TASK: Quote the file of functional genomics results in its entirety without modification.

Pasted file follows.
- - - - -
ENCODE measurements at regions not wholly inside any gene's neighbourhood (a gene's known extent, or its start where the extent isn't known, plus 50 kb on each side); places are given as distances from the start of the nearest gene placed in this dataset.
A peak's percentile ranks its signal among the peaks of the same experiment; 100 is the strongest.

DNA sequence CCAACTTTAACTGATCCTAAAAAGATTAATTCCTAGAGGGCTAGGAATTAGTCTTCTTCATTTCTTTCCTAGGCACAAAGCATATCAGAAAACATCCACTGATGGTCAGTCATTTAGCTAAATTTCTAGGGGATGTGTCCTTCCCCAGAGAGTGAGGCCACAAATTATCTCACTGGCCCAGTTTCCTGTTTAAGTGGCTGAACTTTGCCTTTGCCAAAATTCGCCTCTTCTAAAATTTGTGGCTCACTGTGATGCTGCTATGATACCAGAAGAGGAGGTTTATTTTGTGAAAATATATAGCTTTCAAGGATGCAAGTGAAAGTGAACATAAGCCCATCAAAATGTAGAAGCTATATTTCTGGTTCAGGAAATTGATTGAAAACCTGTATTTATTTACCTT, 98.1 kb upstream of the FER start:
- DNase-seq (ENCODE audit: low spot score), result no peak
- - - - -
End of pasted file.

ENCODE measurements at regions not wholly inside any gene's neighbourhood (a gene's known extent, or its start where the extent isn't known, plus 50 kb on each side); places are given as distances from the start of the nearest gene placed in this dataset.
A peak's percentile ranks its signal among the peaks of the same experiment; 100 is the strongest.

DNA sequence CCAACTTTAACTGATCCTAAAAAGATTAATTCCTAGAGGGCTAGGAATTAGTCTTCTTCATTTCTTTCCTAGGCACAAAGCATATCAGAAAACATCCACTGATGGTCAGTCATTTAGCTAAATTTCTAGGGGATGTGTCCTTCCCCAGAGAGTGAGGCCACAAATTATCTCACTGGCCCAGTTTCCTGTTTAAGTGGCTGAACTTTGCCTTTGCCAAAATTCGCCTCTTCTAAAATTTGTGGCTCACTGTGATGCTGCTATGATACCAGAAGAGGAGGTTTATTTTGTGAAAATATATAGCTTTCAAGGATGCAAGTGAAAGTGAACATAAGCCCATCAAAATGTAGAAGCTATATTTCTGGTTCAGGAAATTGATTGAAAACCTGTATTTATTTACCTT, 98.1 kb upstream of the FER start:
- DNase-seq (ENCODE audit: low spot score), result no peak